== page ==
Impact of depression and aging on physical activity

How do depression and aging affect physical activity levels?

Important goals of primary care cardiovascular risk management (CVRM) include identifying physical inactivity levels and encouraging patients to adopt and/or maintain a physically active lifestyle.

Depressive symptomatology and aging may act as a barrier for patients to enhance their physical activity levels. This association was predominantly found in patients suffering from  cardiovascular disease (secondary prevention patients) and in female patients. Increasing physical activity levels are reported to decrease patients’ experienced depressive symptoms and decline mortality rates that are accompanied by aging.

In line with our expectations, we found an association between depressive symptoms and physical inactivity and that aging was associated with declining physical activity levels. However, these associations did neither differ between men and women, nor between patients at high cardiovascular risk without suffering from cardiovascular disease in history (primary prevention patients) and secondary prevention patients.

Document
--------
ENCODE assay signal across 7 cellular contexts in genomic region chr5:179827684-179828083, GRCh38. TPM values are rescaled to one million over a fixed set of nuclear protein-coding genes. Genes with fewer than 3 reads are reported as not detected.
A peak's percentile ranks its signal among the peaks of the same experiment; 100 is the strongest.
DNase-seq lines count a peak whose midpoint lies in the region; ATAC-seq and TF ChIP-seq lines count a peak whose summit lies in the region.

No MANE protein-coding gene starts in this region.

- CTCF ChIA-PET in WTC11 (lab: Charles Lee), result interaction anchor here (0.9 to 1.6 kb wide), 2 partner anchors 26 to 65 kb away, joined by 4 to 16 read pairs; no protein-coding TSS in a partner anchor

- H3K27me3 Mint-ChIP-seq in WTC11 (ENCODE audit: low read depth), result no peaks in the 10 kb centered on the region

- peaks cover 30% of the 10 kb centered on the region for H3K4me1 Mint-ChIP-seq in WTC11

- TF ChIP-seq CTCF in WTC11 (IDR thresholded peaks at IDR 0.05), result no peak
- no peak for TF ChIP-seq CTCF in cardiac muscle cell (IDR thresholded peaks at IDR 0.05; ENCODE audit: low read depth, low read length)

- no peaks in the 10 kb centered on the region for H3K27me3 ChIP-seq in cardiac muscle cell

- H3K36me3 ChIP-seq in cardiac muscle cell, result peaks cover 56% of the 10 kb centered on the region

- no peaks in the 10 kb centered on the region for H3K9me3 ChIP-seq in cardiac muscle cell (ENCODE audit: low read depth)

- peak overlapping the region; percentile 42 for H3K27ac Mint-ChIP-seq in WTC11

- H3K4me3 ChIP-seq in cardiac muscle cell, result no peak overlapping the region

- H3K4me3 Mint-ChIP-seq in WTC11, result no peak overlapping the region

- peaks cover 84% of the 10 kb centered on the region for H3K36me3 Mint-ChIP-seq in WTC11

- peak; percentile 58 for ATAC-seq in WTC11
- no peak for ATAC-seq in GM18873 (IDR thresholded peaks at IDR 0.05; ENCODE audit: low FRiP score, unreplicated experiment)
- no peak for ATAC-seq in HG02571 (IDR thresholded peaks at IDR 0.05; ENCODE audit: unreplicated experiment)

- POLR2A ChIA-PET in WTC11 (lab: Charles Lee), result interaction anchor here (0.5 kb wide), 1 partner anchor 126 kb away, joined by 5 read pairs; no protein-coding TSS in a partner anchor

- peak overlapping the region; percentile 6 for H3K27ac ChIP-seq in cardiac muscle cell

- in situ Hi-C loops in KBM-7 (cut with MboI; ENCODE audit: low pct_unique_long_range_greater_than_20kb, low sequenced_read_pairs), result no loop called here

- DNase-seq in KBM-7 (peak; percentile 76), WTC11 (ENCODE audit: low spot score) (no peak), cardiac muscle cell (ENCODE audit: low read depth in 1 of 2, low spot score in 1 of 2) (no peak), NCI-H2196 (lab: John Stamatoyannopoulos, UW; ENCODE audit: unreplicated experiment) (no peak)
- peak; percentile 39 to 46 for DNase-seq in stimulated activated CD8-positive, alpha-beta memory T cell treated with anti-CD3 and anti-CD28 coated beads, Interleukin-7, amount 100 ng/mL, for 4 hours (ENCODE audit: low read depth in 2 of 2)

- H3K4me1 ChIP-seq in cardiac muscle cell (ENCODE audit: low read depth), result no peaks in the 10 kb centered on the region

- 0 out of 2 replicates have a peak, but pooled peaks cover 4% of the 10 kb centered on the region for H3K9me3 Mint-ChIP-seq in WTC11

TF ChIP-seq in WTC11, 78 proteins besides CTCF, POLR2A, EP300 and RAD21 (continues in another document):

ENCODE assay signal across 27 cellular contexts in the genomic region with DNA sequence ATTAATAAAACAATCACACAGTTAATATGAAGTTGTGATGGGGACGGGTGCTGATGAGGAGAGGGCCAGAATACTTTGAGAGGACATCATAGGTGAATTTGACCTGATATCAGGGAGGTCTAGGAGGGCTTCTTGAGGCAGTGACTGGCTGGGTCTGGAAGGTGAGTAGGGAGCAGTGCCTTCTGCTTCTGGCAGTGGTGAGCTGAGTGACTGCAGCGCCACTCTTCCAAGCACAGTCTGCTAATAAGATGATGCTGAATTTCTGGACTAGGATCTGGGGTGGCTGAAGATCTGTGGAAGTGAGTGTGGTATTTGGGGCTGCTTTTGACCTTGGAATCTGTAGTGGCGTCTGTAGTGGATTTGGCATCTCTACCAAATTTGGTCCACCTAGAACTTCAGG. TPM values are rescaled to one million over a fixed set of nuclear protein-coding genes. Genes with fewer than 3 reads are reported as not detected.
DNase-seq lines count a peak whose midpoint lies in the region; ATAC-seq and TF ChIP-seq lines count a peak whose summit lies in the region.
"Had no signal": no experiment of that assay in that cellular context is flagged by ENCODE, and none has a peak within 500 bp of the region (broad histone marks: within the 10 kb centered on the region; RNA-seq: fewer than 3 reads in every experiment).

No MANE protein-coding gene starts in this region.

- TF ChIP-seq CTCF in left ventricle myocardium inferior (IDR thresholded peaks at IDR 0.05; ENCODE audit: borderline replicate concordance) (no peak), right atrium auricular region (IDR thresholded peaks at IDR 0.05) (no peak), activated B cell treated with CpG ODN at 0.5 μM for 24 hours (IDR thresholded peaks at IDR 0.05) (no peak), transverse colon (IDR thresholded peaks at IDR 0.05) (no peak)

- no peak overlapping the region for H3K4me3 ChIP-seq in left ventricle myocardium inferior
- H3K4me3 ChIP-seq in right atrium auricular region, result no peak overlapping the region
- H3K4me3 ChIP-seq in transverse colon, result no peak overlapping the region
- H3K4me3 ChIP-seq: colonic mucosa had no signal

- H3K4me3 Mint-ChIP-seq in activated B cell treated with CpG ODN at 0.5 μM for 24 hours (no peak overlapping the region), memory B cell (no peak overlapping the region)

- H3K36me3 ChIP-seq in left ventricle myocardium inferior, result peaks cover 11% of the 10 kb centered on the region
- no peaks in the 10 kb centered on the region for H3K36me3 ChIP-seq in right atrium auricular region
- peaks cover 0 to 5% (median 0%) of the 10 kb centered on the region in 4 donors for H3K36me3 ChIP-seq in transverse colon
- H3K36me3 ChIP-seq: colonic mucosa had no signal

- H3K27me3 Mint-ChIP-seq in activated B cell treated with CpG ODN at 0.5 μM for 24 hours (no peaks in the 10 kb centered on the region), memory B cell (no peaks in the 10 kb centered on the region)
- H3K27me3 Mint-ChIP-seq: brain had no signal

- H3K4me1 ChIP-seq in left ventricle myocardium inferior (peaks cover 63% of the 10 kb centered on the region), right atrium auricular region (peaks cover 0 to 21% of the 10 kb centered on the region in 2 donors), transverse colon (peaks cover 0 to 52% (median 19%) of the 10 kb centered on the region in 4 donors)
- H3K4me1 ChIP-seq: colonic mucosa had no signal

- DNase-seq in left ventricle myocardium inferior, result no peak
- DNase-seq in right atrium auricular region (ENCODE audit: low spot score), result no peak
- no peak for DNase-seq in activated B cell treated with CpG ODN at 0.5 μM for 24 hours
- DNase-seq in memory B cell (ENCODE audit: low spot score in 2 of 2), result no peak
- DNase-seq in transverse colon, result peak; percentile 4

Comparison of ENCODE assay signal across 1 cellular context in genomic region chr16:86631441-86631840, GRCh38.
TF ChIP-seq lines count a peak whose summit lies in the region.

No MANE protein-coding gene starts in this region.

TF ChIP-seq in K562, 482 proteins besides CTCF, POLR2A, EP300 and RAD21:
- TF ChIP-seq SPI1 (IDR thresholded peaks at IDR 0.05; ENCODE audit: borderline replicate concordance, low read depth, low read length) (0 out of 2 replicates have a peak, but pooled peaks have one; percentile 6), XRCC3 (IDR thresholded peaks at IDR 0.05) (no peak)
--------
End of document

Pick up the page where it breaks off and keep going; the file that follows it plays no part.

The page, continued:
These studies support the identification of physical inactivity levels and tailoring CVRM interventions to individual patients’ needs and capacities. Multidisciplinary lifestyle interventions should aim at the increase of physical activity levels, while emphasizing on improving symptoms of depression. They do not support the notion that extra emphasis should be put in targeting men or women, or people with or without a history of cardiovascular disease. 

> From: Achttien et al., BMC Cardiovasc Disord 19 (2019) 95 . All rights reserved to The Author(s). Click here for the online summary.

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On top of that, the additional reference for this summary is:

Achttien RJ, Lieshout JV, Wensing M, Nijhuis-van der Sanden M, Staal JB. The decline in physical activity in aging people is not modified by gender or the presence of cardiovascular disease. Eur J Public Health. 2019 [Epub ahead of print] (Click here for the Pubmed abstract!)

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